The Daily Post gives a thumbs up to Gwinnett citizens who have stood apart this week.

Sobering statistics prompt discussion

We give a thumbs up this week to Gwinnett United in Drug Education who hosted a town hall meeting to open dialogue on how to prevent teen drinking.

According to statistics, more than half of Gwinnett's high school students report drinking while 25 percent report binge drinking in the past 30 days.

The statistics come from a survey conducted by the Gwinnett Coalition for Health and Human Services.

The event featured four guest panelists who shared how alcohol touched their lives and answered questions posed by the audience.

The panelists included Taylor Strange, a 21-year-old recovering alcoholic; Cathy Price, a recovering alcoholic with a teen who had a drinking problem; Phyllis Miller, a Gwinnett County Superior Court judge; and Deb Battle, trauma program manager at Gwinnett Medical Center.

We give GUIDE a thumbs up for opening the talk on this issue and support the group as they form future initiatives to combat the problem.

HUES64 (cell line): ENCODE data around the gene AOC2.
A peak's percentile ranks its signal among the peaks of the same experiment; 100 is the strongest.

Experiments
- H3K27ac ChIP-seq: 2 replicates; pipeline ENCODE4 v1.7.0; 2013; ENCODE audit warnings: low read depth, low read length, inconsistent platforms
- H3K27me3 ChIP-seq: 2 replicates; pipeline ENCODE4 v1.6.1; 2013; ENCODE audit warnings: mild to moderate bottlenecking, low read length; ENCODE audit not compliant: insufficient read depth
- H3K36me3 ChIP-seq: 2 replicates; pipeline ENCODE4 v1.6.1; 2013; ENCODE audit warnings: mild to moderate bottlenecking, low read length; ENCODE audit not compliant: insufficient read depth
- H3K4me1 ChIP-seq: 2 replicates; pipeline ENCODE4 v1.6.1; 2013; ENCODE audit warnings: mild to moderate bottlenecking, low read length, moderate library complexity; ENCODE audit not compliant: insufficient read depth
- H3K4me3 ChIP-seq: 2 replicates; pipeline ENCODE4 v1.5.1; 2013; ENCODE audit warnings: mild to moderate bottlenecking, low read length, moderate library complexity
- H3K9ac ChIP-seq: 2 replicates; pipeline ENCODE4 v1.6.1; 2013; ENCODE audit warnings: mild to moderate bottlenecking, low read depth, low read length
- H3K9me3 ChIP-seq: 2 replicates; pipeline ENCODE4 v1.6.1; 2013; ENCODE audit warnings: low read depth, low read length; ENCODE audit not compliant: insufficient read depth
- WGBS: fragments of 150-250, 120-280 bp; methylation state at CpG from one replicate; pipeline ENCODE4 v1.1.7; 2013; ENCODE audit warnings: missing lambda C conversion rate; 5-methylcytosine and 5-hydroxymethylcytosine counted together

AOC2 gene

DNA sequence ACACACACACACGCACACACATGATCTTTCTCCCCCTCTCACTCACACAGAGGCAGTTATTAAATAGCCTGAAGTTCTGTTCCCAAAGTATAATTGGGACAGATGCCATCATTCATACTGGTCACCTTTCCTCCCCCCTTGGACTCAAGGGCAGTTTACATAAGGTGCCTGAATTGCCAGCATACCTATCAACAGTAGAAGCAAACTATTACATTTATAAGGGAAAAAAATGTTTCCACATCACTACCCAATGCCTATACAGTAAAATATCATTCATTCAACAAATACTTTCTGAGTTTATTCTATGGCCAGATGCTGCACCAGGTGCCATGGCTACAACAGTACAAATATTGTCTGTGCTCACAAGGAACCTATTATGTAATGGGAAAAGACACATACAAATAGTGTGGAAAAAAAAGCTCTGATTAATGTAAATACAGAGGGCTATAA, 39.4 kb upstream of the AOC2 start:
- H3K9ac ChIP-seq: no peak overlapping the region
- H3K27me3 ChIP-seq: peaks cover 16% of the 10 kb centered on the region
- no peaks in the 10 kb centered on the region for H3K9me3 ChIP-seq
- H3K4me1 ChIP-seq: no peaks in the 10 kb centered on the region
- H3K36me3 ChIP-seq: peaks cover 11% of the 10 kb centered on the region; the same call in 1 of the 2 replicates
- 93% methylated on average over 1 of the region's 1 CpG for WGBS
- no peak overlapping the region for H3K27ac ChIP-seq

New chief in town

A 30-year veteran of the Gwinnett County Fire Department was named its chief Thursday.

Steve Rolader, who joined the department as an entry-level firefighter in 1976 and over the years was promoted to assistant chief, has been the acting fire chief since former Chief Jack McElfish was forced to resign in February.

Rolader takes the reins of a department given a black eye in February when news surfaced 30 public and private schools had missed annual fire inspections. The county has a policy of inspecting schools every year, but some of the schools had not been checked for fire hazards since 2000. Other schools had been overlooked since 2003.

We believe Rolader is a good match for the task at hand and feel he, in his interim capacity, proved up to the challenge.

Problems at the fire marshal's office, which falls under the umbrella of Gwinnett County Fire and Emergency Services, were swiftly handled after Rolader took over - the fire marshal and a captain in the department resigned and an inspector retired. A new fire marshal, department veteran Ed Knopick, was named three weeks later.

"While we definitely had some situations that we felt like needed to be addressed, the level of service we provide has never been compromised," Rolader said. "Like with any business, you encounter situations you need to take action on. I think we continue to be recognized as a premier service."

Rolader said his vision for the department is to make customer service a No. 1 priority.